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Post-Grant Challenges in Life Sciences: 2015 in Review

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Authors: Raymond A. Miller, N. Nicole Stakleff and Megan E. Bowers

1/07/2016
Post-Grant Challenges in Life Sciences: 2015 in Review

The prevalence of inter partes reviews (and post-grant reviews to come) forces practitioners to consider the strong likelihood that patents covering commercial products will face post-grant challenges.

This article was published in the Intellectual Property and Life Sciences sections of Law360 on January 7, 2016. © Copyright 2016, Portfolio Media, Inc., publisher of Law360. It is republished here with permission.

2015 brought many changes to the landscape of post-grant challenges in the life sciences, particularly in the pharmaceutical and biologics space. In our midyear assessment of the impact of post-grant challenges on innovator exclusivity strategy in the life sciences, we explored the large number of inter partes review (IPR) petitions filed by generic and historically branded pharmaceutical companies, and touched on the headline-grabbing IPR petitions filed by hedge fund-like entities.

Since our midyear assessment, the distribution of IPR petitions in the pharmaceutical and biologics space filed by generic pharmaceutical companies, branded pharmaceutical companies, and hedge fund-like petitioners has stayed roughly the same. At the time of this writing, nearly 300 IPR petitions had been filed in the pharmaceutical and biologics space since September 2012, more than 100 of which were filed during the second half of 2015.1 Of these 300 petitions, 34, or just over 11 percent, were filed by hedge fund-like petitioners. The remaining approximately 89 percent were split between generic and branded petitioners, with branded companies filing slightly more petitions than generic companies.

As we discussed previously, the motivation for generic and branded petitioners to file is clear, and seems to be a natural extension of district court litigation. Generic or biosimilar therapeutic companies seem to primarily file IPR petitions to challenge Orange Book-listed patents that have a substantially longer term, or that cover core features of the product that cannot be easily designed around. Similarly, historically branded therapeutic companies seem to file IPRs to challenge relatively broad patents that are likely to create freedom-to-operate issues for new or competitive products; they may also challenge key patents to undermine a competitive product’s exclusivity.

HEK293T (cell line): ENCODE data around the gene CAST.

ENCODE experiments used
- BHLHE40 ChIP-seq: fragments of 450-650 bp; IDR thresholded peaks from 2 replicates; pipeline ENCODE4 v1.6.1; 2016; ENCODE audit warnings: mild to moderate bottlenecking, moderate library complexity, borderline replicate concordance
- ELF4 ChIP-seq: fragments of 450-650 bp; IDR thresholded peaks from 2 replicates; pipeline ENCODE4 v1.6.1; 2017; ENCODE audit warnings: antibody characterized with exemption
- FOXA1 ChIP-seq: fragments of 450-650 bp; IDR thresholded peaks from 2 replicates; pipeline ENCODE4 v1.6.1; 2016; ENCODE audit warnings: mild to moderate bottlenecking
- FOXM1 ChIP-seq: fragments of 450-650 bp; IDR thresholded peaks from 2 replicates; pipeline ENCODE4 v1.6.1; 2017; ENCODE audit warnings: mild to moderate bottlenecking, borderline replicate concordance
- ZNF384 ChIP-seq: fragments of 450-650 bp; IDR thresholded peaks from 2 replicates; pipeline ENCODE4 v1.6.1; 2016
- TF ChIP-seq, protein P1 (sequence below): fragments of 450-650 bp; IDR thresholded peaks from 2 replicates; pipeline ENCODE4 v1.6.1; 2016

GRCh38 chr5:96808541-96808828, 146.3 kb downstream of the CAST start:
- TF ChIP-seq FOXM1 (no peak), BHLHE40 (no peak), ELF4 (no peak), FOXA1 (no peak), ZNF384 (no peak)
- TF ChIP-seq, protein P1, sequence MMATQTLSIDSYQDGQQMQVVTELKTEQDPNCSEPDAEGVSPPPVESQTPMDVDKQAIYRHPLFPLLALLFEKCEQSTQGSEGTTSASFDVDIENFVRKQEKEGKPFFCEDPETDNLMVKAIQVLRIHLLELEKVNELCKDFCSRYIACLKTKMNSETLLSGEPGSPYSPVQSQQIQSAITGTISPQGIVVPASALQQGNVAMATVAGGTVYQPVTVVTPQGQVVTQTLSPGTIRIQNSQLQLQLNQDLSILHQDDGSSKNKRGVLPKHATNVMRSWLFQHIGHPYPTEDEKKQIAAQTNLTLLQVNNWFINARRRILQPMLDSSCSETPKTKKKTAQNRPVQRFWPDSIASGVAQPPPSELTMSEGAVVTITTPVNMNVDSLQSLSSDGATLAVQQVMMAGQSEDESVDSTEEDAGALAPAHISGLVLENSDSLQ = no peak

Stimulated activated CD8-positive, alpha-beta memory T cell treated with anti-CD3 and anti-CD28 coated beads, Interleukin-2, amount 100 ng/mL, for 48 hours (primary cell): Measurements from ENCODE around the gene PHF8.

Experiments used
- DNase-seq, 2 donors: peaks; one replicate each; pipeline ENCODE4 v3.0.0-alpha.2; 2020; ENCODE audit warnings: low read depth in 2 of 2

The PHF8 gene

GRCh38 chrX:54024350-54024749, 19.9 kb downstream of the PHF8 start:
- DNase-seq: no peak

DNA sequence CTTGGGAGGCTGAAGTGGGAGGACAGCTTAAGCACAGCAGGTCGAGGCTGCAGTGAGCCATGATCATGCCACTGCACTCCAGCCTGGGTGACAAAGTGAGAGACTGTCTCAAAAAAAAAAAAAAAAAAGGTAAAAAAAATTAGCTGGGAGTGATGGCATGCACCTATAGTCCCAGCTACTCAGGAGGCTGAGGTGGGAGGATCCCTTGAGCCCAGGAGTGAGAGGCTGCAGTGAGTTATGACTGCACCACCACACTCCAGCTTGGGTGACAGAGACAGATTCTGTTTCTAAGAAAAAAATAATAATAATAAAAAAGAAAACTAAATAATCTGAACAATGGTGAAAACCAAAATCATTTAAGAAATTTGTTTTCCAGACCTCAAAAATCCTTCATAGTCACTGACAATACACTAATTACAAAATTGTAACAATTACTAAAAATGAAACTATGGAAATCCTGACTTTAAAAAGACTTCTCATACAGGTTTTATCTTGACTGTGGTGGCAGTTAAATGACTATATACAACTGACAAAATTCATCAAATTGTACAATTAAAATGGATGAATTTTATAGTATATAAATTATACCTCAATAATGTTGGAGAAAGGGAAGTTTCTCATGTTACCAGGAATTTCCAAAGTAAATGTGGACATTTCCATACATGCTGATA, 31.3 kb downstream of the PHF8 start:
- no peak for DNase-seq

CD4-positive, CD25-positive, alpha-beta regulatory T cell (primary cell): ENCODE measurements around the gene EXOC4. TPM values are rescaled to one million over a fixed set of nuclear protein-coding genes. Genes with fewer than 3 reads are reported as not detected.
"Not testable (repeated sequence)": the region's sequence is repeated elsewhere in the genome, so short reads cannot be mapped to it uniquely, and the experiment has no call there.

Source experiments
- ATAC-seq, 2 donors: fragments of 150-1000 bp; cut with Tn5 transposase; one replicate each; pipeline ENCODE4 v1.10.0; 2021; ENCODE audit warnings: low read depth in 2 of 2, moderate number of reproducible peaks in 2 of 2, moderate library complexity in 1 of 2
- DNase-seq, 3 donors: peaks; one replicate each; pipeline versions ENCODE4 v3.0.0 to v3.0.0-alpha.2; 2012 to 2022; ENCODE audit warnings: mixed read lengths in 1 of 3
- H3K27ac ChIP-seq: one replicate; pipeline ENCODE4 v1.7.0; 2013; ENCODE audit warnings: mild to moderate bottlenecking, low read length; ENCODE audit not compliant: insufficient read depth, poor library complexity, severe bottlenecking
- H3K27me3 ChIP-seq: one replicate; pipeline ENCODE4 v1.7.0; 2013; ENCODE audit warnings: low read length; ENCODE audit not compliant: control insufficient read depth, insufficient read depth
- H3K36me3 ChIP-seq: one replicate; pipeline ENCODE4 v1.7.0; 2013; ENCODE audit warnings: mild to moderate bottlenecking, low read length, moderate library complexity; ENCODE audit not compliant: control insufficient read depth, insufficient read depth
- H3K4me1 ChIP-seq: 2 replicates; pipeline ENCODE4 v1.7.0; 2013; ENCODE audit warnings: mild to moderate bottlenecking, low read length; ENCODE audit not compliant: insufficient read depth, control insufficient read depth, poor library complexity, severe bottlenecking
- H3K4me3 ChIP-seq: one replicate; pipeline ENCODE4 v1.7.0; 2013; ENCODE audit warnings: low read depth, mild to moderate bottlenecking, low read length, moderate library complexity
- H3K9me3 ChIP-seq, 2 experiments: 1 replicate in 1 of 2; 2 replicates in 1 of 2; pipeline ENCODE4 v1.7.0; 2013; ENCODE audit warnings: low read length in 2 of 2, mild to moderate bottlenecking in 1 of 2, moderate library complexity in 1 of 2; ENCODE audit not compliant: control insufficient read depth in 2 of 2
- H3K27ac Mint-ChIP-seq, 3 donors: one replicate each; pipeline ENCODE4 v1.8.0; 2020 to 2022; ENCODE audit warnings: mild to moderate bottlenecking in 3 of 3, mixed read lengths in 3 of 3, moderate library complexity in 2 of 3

For these generic and branded petitioners, IPRs are in many ways simply business as usual, albeit in a new forum established by the America Invents Act. While the growth of these IPR petitions is notable, it is not necessarily surprising. In contrast, while hedge fund-like petitioners have had less of an impact by the numbers alone, they have raised interesting issues surrounding patent monetization, putting a new spin on the ongoing debate over nonpracticing entities and their influence on innovator exclusivity. Some have called these petitioners “reverse patent trolls,” using the patent system to invalidate practicing companies’ patents.2 Hedge fund-like petitioners continue to use IPRs to pursue their stated goal of lowering drug prices, along with the implicit goal of shorting patent owners’ stocks, and don’t appear ready to abandon their mission any time soon.

In total, hedge fund-like petitioners have filed 34 IPR petitions targeting patents covering 14 branded products. The Patent Trial and Appeal Board (PTAB) has denied institution of 10 of these IPRs, and has instituted seven of them on at least one issue raised in the petition. Seventeen remain pending. Of the 34 IPR petitions filed, 33 were filed by affiliates of the Coalition for Affordable Drugs.

Patents covering Acorda Therapeutics Inc.’s Ampyra were the first to be challenged by the coalition. The PTAB denied institution of the first two petitions challenging Acorda’s patents, saying that the coalition had not presented sufficient evidence that the reference(s) it cited should be considered a printed publication. Undeterred, the coalition filed two new IPR petitions in September challenging the same two patents it initially challenged, along with two more IPR petitions challenging other patents covering Ampyra. All four of the new petitions remain pending, with PTAB institution decisions expected in the first quarter of 2016.

With the coalition’s remaining 27 IPR petitions, it has challenged patents covering a number of branded therapeutics. The PTAB has instituted the coalition’s IPRs challenging one or more patents covering Shire PLC’s Lialda and Gattex, and Celgene Corp.’s Revlimid. The PTAB denied institution of the coalition’s IPRs challenging one or more patents covering Jazz Pharmaceuticals Inc.’s Xyrem, AbbVie Inc.’s Imbruvica, Biogen Inc.’s Tecfidera, Celgene’s Revlimid, and Horizon Pharma PLC’s Vimovo. The coalition has pending IPR petitions challenging patents covering Ampyra, as discussed above, along with Tecfidera, Vimovo, Bristol-Myers Squibb Co.’s Eliquis, Sandoz Inc.’s Kerydin, Amgen Inc.’s Enbrel, Insys Pharma Inc.’s Subsys and Aegerion Pharmaceuticals Inc.’s Juxtapid.